There's quite a lot of people who don't want to, or can't by any means really "get" poetry. I find more and more that it's something where you have to pick and choose and see what works for you.
I'd recommend checking out various styles. Like metal, there are certain styles of poetry that might appeal to you than some of the others. The major styles I can think of off the top of my head are those of the 16th to 18th century poetry, the Romanticism of the early 1800s, early impressionist abstract of the late 1800s, beatnik of the 1960s, and so on. The older it gets, the more (it seems from my perspective) it's more structured and usually based about superficial or ideal romance. The newer you get, the more abstract, more weird and more omniscient poetry generally gets. There's many various strands, and the best advice I can give you is to find a poetry conglomerate database (there's tons on the net, but utilize the academic ones first) and just go through it. There'll be poetry from China dating back to the 400s BC. There'll be poetry from folk artists up to a couple years ago.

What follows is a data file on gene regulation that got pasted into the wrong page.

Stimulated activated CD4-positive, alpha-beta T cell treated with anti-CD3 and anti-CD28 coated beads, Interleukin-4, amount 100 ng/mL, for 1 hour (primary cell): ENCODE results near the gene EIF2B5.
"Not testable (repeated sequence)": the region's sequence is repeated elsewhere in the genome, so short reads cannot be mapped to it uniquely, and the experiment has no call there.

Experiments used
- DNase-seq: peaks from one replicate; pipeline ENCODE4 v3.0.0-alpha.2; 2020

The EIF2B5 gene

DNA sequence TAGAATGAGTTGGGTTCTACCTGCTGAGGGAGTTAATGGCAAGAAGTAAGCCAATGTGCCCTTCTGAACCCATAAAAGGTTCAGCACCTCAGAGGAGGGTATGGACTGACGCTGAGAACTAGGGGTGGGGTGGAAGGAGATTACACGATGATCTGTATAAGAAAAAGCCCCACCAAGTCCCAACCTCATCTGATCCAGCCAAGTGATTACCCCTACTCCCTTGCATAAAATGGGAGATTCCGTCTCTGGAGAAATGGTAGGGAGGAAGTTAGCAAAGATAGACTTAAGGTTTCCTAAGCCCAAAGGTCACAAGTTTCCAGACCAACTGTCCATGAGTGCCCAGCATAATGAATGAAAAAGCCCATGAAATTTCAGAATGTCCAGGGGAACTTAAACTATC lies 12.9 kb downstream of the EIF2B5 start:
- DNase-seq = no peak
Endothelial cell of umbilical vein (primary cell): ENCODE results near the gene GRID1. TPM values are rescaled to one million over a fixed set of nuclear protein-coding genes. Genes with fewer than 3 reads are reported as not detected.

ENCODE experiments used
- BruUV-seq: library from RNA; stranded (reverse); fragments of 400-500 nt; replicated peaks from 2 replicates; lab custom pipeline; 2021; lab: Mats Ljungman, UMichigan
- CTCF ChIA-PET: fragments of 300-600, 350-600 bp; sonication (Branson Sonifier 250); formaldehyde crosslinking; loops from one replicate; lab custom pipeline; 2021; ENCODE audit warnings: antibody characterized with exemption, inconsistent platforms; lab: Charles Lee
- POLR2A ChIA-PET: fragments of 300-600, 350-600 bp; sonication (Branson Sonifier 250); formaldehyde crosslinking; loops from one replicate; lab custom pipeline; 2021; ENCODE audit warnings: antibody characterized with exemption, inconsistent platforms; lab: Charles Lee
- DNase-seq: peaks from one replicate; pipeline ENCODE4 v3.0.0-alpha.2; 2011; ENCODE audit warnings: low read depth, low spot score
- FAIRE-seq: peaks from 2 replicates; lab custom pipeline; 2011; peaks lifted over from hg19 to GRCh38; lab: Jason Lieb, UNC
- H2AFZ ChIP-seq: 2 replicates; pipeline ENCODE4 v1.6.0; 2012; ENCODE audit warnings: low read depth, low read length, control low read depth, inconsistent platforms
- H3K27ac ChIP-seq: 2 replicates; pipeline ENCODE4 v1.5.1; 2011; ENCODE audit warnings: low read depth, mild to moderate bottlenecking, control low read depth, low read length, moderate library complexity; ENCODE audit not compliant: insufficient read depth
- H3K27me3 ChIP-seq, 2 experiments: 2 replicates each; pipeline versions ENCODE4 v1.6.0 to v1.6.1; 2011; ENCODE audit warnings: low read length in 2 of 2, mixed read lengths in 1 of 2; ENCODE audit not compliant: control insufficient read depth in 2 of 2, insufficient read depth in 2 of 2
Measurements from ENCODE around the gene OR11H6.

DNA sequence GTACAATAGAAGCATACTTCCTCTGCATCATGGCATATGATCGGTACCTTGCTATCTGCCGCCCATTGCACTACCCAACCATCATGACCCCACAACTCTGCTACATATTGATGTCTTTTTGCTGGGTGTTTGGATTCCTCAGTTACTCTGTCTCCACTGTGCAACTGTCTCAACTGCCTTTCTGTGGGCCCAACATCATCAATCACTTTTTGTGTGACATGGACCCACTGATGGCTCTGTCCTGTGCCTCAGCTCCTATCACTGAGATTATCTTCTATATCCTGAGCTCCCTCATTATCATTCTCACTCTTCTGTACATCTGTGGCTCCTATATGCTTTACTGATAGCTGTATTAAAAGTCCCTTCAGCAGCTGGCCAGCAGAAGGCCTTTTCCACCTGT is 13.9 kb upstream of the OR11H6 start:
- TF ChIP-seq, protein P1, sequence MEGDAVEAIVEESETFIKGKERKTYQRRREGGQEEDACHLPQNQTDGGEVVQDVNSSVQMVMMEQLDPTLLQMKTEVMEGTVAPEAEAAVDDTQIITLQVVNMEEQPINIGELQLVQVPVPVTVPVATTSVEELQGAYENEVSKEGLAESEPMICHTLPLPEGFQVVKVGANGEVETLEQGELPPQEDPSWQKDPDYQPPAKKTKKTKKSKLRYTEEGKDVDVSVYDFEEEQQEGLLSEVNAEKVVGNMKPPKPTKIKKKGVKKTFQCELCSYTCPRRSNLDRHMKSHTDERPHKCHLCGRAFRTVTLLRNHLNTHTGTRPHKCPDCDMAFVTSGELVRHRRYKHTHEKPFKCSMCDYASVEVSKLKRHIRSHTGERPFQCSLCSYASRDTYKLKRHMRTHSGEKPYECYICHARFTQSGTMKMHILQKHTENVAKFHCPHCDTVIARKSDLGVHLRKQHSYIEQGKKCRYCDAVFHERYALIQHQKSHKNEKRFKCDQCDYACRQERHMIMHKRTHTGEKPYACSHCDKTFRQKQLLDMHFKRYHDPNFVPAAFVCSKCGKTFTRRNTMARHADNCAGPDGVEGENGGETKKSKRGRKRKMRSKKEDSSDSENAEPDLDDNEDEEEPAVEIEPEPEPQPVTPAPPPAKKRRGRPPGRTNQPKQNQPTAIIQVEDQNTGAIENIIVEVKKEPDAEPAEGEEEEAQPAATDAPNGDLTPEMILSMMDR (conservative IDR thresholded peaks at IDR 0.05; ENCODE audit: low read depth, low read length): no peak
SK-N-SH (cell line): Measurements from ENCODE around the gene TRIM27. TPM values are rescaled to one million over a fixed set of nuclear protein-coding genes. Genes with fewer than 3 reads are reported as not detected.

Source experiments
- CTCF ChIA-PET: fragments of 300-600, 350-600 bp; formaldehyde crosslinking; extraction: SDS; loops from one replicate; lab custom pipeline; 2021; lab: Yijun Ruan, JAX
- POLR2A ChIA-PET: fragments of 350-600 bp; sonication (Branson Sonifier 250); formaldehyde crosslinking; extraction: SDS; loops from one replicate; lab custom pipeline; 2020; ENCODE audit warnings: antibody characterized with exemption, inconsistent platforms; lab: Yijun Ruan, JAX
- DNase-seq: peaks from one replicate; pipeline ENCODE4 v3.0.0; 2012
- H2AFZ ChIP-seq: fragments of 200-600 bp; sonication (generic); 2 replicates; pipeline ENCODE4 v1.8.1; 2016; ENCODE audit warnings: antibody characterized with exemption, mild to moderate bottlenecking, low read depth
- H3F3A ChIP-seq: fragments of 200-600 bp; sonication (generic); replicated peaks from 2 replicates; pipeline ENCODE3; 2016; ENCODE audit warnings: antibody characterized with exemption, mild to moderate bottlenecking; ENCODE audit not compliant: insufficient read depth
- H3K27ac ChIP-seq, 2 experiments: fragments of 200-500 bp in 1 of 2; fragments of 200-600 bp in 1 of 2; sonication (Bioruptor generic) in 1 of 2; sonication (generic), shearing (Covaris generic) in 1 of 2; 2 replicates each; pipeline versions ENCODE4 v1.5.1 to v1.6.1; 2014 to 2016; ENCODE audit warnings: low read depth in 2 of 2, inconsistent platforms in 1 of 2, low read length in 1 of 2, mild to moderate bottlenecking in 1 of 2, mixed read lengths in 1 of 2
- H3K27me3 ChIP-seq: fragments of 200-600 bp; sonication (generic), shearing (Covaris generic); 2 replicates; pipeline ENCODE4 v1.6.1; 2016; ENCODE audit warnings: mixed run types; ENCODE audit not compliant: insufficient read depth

The other thing you could do is to go to poetry sessions at local theatres or at poetry festivals. You get an idea of what is bad and good poetry from that. See how people react. If you're really lucky, there'll be someone who will do a presentation piece - a piece that utilizes actors - and it'll give you an idea about how poetry is interpreted by the poet.
The last thing I can think of at the moment would be a poetry class, but all that will inevitably teach you is that poetry is subjective - it's what you take out of it.
Also, I wouldn't rely on the title or necessarily on the sound. Poetry is very fluid, and - as such - titles are secondary. What really matters, especially among free verse and abstract poets, is the words used with the structure. You will notice that
are much like -
that other poems become one long sentence that never really ends and just goes on and on and on and may not make any grammatic sense and lacks punctuation of any kind. Format is supposed to manipulate how it's interpreted, what is interpreted, and what there is emphasis on. It's a train of thought, or at least an attempt by the poet to structure how thought is processed in words. It was much more common in the past than now to have people structure works in specific formats... pentameter, a,b,a,b rhymes, and so on. It was also more common for poems to generally focus on the same or similar subject matter (usually a hot virgin red-headed woman, or nature against urbanism, etc). It's just something to keep in mind - if you end up finding poetry which you understand fully and enjoy - in order to perhaps see if it is related to any certain format, style, meaning or similar subject matter.